They were preoccupied with rushing this game for the release date, and not maintaining the same quality level of the first episode. And it shows. The environments while colorful feel less inspired than the confined setting of the house in the first game!

The settings comprise one entire new mansion along its surrounding gardens as well the pirate ship hidden deep beneath the house, in the caverns in the cliff. But you go through all of it pretty quickly.

Combat is a bit more developed (despite being confined to these "tank controls"). Using all four directions as buttons for different actions (an uppercut, a right, etc. the same goes for handing a sword). 

The game has some great animations, from the people that used to work at the classic French developer Delphine (behind the likes of Another World and Flashback) who  joined Infogrames at the time.

The game still keeps the same core gameplay of the first episode and early PC adventure games, with early attempts at blending 3D environment structure and 3D character models on 2-dimensional backgrounds.

2D background could this time be animated, which gives the game some well needed life. The 2D/3D hybrid art direction works great. Fighting hordes of fast-paced zombie-pirate-gangsters does less than that. There are still some clever tricks to defeat a couple of enemies, but to a lesser extend than the first game.

There's a lot of puzzles to solve, but they're more naturally implemented and severely hinted in the documents you find.

At one point Carnby gets captured in a little twist of the situation. And you get to control Grace Saunders for a little change of pace! She cannot fight and can be captured if an enemy touches here. So instead you'll have to sneak around and rely on clever makeshift traps with common items you find around. It's cute and a fun little change for a while.

While trying to still retain the same on-going sub-plot of people playing with dark magic centuries ago, leaving the creepy mysterious supernatural occurrences for this time gangsters possessed by deadite-like pirates and not the mindless zombie corpses from the first game was a bit much to do in the first sequel. It works with Alone in the Dark, but the game really starts right away with the heavy action and forcing you to combat way too many enemies.

The thing is to be patient, take a trial and error approach and allow yourself to be defeated a couple of times to find the better paths.

Still, a labyrinth on the first couple of minutes of gameplay wasn't maybe the best approach to start of the sequel...

As you try to walk around, you get attacked by these tommy guns and swords-armed talking zombies!

It's a bigger game but yet it also feels kinda shorter, everything moves on way too fast, or maybe since there are less actions to perform and you spend your time fighting, less time is spent trying to interact with the environment.

One of the most memorable scenes from this game is maybe running around, gunning colorful zombies of all kinds and sorts, dressed as Santa Claus! (I've never been sure if it serves actually anything really in the game itself..)

The soundtrack is a strange mix of Christmas-like songs and old school pirate tunes. Sounds are still very important to the atmosphere, from the creaks of the ground to the stomping of your feet on wooden planks. Great work all over this aspect like the previous title.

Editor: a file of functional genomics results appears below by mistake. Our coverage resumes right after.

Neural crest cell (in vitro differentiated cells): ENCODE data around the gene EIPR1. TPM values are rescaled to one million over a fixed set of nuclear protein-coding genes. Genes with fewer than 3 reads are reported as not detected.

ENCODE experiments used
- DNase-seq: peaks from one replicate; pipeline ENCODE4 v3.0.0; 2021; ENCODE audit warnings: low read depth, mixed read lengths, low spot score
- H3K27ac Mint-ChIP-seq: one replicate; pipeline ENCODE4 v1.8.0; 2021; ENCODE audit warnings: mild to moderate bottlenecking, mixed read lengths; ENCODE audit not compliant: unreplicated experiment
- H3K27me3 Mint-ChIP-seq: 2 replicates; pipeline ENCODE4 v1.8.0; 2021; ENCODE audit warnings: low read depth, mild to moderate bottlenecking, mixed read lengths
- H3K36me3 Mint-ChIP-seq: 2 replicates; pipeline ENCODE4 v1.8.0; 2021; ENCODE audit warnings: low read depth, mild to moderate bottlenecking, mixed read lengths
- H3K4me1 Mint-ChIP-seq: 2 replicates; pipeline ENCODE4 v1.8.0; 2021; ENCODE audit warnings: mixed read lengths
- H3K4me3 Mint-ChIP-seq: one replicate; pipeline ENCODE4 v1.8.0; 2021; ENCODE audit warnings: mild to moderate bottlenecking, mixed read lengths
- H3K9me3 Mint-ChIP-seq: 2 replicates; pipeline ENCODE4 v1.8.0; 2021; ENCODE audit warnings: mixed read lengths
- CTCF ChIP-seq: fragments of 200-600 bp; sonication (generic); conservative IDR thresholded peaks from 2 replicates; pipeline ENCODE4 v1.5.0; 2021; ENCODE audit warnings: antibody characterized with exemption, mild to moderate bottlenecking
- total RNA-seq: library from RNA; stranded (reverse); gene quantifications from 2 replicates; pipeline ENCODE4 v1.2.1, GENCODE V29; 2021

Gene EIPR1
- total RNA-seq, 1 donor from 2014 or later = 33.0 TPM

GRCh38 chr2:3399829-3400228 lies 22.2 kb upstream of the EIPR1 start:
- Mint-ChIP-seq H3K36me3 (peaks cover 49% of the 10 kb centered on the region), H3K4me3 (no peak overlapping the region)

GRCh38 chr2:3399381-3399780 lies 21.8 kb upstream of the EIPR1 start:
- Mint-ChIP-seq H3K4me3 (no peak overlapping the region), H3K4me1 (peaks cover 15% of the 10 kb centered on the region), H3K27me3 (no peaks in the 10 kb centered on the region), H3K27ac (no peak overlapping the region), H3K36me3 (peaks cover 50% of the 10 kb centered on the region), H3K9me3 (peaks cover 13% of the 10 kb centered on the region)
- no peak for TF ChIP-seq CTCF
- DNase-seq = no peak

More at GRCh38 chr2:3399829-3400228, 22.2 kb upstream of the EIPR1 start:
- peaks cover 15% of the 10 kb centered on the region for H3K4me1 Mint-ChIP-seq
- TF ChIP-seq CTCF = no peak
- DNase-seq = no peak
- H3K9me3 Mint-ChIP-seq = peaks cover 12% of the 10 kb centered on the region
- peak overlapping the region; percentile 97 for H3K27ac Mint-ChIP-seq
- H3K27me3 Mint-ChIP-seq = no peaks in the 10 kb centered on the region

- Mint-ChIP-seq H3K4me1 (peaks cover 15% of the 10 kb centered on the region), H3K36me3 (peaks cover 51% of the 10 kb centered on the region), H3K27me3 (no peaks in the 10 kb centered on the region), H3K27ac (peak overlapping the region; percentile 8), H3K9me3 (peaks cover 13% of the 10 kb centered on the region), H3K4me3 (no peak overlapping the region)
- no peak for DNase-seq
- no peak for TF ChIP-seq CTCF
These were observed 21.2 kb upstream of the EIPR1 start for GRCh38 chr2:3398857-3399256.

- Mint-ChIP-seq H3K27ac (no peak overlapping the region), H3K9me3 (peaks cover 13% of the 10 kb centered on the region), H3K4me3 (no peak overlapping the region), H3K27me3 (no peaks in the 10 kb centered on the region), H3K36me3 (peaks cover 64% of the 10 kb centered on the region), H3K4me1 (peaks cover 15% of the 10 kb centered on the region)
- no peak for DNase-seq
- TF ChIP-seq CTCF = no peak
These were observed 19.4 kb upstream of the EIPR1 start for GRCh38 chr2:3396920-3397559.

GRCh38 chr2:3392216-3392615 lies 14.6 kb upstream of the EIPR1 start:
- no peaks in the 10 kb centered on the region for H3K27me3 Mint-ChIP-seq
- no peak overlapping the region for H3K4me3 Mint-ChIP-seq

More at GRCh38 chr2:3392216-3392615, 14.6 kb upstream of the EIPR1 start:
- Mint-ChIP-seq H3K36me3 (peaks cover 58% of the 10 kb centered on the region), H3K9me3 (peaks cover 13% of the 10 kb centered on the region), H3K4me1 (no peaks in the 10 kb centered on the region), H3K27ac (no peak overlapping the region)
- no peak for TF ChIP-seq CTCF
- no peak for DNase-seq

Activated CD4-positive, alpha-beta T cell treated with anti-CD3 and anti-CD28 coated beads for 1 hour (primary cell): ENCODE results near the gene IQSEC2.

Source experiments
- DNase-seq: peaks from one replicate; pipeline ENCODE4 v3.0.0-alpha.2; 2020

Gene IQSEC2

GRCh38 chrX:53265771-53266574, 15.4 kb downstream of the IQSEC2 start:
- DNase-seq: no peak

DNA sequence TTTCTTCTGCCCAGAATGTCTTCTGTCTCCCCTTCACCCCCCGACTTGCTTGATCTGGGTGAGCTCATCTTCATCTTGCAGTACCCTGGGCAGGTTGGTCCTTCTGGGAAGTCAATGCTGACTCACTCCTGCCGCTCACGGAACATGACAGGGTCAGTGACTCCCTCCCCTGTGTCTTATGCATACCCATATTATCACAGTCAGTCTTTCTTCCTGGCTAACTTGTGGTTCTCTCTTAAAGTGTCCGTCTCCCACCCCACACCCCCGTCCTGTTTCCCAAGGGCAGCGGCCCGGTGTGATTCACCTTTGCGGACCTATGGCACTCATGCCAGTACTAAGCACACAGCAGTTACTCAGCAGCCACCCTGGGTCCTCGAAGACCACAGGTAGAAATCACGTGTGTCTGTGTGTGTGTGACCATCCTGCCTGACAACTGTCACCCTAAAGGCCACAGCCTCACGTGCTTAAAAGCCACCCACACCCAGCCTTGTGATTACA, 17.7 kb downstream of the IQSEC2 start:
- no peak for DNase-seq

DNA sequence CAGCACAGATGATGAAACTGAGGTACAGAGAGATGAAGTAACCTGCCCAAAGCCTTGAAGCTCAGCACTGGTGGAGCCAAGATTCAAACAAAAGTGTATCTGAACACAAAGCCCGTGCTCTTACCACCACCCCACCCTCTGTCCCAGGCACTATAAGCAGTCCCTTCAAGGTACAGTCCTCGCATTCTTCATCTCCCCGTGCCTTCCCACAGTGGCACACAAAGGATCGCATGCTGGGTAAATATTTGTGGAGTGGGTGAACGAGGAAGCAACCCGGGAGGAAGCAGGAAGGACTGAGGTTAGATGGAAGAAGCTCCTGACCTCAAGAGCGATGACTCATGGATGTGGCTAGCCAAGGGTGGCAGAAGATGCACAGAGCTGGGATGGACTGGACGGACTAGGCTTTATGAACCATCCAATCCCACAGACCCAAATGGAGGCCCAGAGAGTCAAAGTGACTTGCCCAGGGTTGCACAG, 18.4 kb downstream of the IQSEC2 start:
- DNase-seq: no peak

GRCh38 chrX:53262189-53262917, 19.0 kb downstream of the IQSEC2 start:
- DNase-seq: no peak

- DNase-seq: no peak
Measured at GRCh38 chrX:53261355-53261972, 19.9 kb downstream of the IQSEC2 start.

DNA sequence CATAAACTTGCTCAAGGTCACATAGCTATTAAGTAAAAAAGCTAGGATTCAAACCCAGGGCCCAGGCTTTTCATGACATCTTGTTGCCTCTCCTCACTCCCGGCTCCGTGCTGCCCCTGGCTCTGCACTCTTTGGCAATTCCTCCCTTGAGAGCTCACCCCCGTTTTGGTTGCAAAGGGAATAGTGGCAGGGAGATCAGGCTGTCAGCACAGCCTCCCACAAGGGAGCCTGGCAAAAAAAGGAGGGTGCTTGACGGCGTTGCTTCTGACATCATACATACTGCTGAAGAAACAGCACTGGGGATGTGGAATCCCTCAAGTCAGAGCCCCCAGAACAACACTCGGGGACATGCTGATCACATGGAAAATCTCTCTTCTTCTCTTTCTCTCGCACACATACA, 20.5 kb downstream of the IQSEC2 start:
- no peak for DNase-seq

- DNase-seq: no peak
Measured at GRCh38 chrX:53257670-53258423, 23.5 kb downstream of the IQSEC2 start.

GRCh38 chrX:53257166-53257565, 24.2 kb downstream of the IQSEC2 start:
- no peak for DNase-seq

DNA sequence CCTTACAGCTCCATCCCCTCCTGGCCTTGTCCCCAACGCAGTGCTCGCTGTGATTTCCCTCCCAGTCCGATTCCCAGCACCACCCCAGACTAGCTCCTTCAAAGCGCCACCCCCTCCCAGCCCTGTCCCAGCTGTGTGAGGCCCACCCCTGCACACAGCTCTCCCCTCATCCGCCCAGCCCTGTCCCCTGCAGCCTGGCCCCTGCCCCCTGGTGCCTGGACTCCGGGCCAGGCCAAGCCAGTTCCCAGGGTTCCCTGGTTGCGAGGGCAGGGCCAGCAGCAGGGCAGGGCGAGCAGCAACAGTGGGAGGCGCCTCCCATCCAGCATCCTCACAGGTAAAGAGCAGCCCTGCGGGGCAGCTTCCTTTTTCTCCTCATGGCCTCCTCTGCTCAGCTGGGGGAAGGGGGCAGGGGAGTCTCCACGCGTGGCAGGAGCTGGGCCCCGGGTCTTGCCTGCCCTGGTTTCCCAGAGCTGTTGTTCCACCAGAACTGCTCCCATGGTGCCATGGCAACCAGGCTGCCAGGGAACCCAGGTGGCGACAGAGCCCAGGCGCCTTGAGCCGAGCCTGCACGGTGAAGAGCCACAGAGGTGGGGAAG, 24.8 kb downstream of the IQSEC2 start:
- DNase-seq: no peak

Overall, Alone in the Dark 2 is not bad, but it really doesn't compare much to the original title. Ditching most of its mysterious and creepy atmosphere for this wacky adventure against gangsters & pirates, heavily action-oriented.

The "Metal Gear Grace" segments are pretty fun and a nice change from the rest of the action-heavy parts of the game. Specially the final act game which is basically you fighting your way through several pirates and previously defeated bosses with all kinds of swords and guns.

The Saturn port I played stays relatively the same game overall. While it looks a bit better in some parts, it also looks strangely detracting in others. The PSX/Saturn versions were fully textured, which means the characters looked less abstract. But they were also slightly redesigned, most of all making Edward loses his moustache for some strange reason! The rest was ok, the newly-added FMV scenes were nice if disposable. But there also were some minor loading times not present in the PC original!

Sure it might look a bit dated nowadays, and it wasn't as good as the first game, but it still is a pretty fun title, Recommended for fans of the genre!

I give it:
2 / 3 Invaders!

VGR: Jack in the Dark 
By Infogrames/Interplay
Type Standalone episode
Year 1993

Released during the production of Alone in the Dark 2, Jack in the Dark is a short promotional game during released for Christmas 1993, before the release of the actual game.

It was just a single floppy, and acts as a sort of teaser and demo for the actual AitD2.

The game is a short spin-off tale from Grace's perspective.

The story takes place during Halloween, and its set in a toy store where she ends up locked in at night. The toys come to life and start attacking her! She finds Santa Claus trapped in the back of store!? And the Jack-in-the-box on the counter seems to be the one responsible for all of this!

Jack in the Dark is more of an adventure game, the entire gameplay focused on solving a couple of puzzles to get out of the toy store. And since you play as Grace again, there's no combat!

Jack in the Dark is included on most CD releases of the original Alone in the Dark and Alone in the Dark 2 (and usually always packaged with the entire Trilogy).

Overall: It's a fun little game demo. Original and more fun than your plain regular demo disc.

It actually ends up as this strange little prequel tale telling how Grace was captured by the pirates!

There's only one real song played through the entire episode on repeat, setting the mood perfectly.

It's a short and creepy Christmas tale, mixing elements from Halloween as well.

Easy but fun.

Fighting these living toys will make you think since this is all puzzle solving without any combat. Sure it's pretty short, and should only take you about 15 minute to go through really.

I give this one a: 2 / 3 Score! 

No comments:

Post a Comment